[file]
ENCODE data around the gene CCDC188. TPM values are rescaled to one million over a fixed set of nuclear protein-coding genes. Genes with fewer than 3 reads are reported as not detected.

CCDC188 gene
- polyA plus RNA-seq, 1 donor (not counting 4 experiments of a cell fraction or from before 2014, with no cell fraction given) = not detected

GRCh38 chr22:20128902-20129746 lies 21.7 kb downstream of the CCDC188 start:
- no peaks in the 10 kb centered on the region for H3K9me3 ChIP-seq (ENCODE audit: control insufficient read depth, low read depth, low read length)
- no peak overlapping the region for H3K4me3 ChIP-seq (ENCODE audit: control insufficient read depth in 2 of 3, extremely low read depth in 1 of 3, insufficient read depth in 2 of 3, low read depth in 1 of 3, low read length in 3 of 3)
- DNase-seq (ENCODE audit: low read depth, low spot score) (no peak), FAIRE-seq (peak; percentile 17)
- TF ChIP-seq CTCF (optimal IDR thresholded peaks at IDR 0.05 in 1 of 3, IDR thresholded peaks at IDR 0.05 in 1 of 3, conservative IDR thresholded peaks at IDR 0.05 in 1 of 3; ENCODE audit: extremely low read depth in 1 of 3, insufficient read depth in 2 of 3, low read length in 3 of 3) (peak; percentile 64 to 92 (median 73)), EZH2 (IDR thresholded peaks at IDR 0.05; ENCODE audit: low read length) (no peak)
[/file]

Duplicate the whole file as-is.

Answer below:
ENCODE data around the gene CCDC188. TPM values are rescaled to one million over a fixed set of nuclear protein-coding genes. Genes with fewer than 3 reads are reported as not detected.

CCDC188 gene
- polyA plus RNA-seq, 1 donor (not counting 4 experiments of a cell fraction or from before 2014, with no cell fraction given) = not detected

GRCh38 chr22:20128902-20129746 lies 21.7 kb downstream of the CCDC188 start:
- no peaks in the 10 kb centered on the region for H3K9me3 ChIP-seq (ENCODE audit: control insufficient read depth, low read depth, low read length)
- no peak overlapping the region for H3K4me3 ChIP-seq (ENCODE audit: control insufficient read depth in 2 of 3, extremely low read depth in 1 of 3, insufficient read depth in 2 of 3, low read depth in 1 of 3, low read length in 3 of 3)
- DNase-seq (ENCODE audit: low read depth, low spot score) (no peak), FAIRE-seq (peak; percentile 17)
- TF ChIP-seq CTCF (optimal IDR thresholded peaks at IDR 0.05 in 1 of 3, IDR thresholded peaks at IDR 0.05 in 1 of 3, conservative IDR thresholded peaks at IDR 0.05 in 1 of 3; ENCODE audit: extremely low read depth in 1 of 3, insufficient read depth in 2 of 3, low read length in 3 of 3) (peak; percentile 64 to 92 (median 73)), EZH2 (IDR thresholded peaks at IDR 0.05; ENCODE audit: low read length) (no peak)